Rocky still packs a punch in Philly
Seventh instalment of the film saga reminds residents how it helped the city shrug off its reputation as a struggling blue-collar town
It is a classic slice of pop culture: Sylvester Stallone – aka Rocky – jogging up the steps of the art museum in Philadelphia. For four decades, the boxing saga helped put Philly on the map.
The 72 “Rocky Steps” – as they are known – are an irresistible draw to tourists who come to mimic the iconic scene from the Oscar-winning 1976 movie about an aspirational boxer named Rocky Balboa.
“The Rocky movie series has been an incredible part of the history and the legacy of the city of Philadelphia,” Mayor Michael Nutter says. “I mean, this has been going on for 30 years now. It’s a part of us and we are a part of it.”
At the foot of the famed steps towers a three-metre bronze statue of Rocky, commissioned by the saga’s star and creator Stallone for Rocky III and donated to the city after the shoot.
On a crisp autumn day, Agga Dharma, a Buddhist monk newly arrived from Myanmar, waits in turn with a dozen tourists to snap a selfie beside it. Yes, he says, Rocky is a phenomenon in his country, too.
The statue is Philly’s most popular landmark behind the Liberty Bell, a symbol of the birth of the United States, says Anne McGuigan, a volunteer at the tourist office.
Visitors can pick up Rocky-themed maps guiding them to the steps and statue, but also to a dozen locations: from the Italian market, home to Esposito’s Butcher shop, to Pat’s King of Steaks – the Philly cheesesteak sandwich spot – or the Penn’s landing waterfront.
“The Rocky movie series,” says Nutter, “put Philadelphia on the international map.”
“For that, we’re very proud and very grateful.”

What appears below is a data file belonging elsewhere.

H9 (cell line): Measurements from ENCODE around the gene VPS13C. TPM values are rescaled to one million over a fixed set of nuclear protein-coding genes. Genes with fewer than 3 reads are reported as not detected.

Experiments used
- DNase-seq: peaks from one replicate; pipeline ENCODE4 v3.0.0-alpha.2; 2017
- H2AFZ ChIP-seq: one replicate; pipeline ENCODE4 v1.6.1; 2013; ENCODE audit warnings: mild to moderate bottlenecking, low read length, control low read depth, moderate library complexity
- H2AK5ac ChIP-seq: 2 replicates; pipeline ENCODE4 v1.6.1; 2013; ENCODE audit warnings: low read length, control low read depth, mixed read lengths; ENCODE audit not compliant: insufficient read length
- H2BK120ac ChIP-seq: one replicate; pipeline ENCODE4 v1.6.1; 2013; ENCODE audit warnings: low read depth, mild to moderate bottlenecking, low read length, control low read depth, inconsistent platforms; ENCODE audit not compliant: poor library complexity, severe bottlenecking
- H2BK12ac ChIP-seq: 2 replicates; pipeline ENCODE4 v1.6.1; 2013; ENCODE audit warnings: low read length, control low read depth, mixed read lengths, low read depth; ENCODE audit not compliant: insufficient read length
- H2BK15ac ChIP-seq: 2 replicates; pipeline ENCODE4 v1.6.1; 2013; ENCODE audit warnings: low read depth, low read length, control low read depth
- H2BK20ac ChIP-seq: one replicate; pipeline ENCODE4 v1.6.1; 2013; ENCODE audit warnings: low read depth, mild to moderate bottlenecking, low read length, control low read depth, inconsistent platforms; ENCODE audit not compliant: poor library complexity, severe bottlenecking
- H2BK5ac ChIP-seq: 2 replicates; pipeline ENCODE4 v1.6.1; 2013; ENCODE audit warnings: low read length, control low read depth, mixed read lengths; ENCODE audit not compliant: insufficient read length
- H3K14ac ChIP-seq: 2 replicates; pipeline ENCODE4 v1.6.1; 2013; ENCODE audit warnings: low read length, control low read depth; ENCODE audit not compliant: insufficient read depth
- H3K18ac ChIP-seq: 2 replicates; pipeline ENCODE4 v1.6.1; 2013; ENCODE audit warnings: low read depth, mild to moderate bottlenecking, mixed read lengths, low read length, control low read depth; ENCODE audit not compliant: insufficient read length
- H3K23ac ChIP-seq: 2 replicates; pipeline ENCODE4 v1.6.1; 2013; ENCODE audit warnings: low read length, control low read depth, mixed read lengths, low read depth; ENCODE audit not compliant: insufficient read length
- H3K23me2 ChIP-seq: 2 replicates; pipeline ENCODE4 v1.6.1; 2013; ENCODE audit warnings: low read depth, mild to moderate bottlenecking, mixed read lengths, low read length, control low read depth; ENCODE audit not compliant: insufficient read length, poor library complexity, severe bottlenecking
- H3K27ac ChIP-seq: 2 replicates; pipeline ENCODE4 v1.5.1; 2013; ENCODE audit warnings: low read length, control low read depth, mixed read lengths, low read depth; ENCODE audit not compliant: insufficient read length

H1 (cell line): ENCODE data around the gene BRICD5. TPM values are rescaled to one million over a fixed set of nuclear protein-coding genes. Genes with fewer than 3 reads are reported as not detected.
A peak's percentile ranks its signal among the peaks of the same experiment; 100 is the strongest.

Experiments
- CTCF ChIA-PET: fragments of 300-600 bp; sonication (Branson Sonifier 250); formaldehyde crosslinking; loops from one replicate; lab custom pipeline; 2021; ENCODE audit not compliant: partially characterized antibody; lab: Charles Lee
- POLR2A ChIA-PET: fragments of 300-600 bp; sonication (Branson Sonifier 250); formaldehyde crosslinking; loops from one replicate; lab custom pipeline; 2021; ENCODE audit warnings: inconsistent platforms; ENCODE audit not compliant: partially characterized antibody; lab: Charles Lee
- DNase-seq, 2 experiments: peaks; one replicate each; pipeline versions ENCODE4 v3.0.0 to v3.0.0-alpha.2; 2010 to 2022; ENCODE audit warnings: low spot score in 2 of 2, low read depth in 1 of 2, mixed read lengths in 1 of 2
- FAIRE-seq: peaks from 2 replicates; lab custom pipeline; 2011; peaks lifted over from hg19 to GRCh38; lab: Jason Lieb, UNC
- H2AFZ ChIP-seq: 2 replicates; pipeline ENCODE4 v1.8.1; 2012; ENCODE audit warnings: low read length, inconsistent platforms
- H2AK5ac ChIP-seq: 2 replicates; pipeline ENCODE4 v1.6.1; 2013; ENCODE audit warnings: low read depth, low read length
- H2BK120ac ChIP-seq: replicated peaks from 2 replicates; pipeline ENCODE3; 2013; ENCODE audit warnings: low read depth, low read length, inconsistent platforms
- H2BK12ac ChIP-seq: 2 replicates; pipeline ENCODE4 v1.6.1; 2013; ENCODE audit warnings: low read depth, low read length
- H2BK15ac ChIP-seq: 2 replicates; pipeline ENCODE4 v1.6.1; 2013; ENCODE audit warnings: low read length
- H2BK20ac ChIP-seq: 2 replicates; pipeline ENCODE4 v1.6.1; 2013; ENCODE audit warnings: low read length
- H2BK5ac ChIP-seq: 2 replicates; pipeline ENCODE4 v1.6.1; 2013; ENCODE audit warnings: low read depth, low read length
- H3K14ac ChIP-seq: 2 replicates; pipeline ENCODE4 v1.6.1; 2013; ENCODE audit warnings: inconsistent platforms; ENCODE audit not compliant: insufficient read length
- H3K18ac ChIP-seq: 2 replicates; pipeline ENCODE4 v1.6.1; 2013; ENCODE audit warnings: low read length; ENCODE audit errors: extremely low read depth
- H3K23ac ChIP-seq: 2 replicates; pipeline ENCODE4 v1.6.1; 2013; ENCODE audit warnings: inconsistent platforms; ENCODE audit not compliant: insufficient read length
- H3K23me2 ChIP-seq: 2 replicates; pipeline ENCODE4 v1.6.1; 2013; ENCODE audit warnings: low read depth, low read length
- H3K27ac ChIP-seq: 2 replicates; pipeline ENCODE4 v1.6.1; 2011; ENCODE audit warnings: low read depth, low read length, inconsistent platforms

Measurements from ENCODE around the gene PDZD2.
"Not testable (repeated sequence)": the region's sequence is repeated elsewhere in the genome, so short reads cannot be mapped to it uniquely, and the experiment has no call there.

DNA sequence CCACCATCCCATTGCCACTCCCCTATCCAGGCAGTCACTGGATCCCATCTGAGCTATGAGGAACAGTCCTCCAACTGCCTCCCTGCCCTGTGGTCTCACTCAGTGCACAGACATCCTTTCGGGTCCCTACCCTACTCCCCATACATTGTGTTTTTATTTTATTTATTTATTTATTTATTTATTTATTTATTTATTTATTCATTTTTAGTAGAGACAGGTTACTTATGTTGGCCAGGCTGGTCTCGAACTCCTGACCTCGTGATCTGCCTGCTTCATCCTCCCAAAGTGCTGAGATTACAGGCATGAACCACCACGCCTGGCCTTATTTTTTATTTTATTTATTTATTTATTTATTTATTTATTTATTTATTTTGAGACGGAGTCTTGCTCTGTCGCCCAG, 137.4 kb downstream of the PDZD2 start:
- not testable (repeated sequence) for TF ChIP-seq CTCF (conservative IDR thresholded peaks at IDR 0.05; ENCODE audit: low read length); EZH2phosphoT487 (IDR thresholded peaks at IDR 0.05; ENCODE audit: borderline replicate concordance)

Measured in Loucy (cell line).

Nutter expects the latest chapter, Creed, which hit American screens just in time for last month’s Thanksgiving holiday, to be a knockout.
The saga’s seventh instalment sees Stallone return as the veteran Balboa, called out of retirement to mentor the son of a late friend and boxing rival.
“I loved Rocky I, because that was the first. The second has a tremendous message and is very uplifting. But now of all the Rocky movies, Creed is the best,” Nutter says.
However, Rocky’s popularity is not universal in Philly. Some see the franchise, already spun out across five sequels and a Broadway musical, as having run its course long ago.
“Some people like it, some people don’t,” says Jordan Morinich, an employee at Esposito’s, of the phenomenon. “All the shops used to have a picture of him inside. We never had one. I don’t think it changes anything for business.”
The Rocky statue was originally located at the top of the famous steps, but had to be moved after locals complained it was inappropriate outside a museum.
But in Pennsylvania’s largest city, Rocky still gets a lot of love.
“When it first came out, it restored pride to the city,” says Vince Giacobbi, who grew up in Philadelphia. “In the ’70s and ’80s, the city wasn’t where it needed to be,” he says, referring to its reputation as a blue-collar, struggling town.
These days, it is a city on the move, something of a boom town.
Largely neglected for decades, its downtown has been revitalised, and bristles with new restaurants, bars and construction projects.
Poverty remains a concern, with a citywide level among the 10 highest in the country. But economic growth is solid.
“It’s changed a lot. Now it’s more culturally oriented. I think it’s for the better,” Giacobbi says.
Craig Schelter, executive director at the city’s Development Workshop, which acts as a bridge between government and the private sector, says tax benefits in 1997 were critical to the downtown rebirth.
Developers began investing massively and by 2008, cable giant Comcast was moving into its shiny, towering new headquarters there.
Big growth at the city’s big three universities – Penn, Drexel and Temple – also has been a driving factor, according to Schelter.
Did Rocky help better the city’s fortunes? “It is a factor. I don’t know if it’s a huge factor,” Schelter says.
Don’t tell that to Frank Kubach, whose Front Street Gym was used to shoot Creed.
His gym has trained, among others, Olympic gold medallist and former world champion Meldrick Taylor – and he gives ample credit to the film saga.
“Every time Rocky comes out, I get 50 kids in the gym,” he says. “This one brought Rocky back again. With this opening up, it’s going to be packed again.”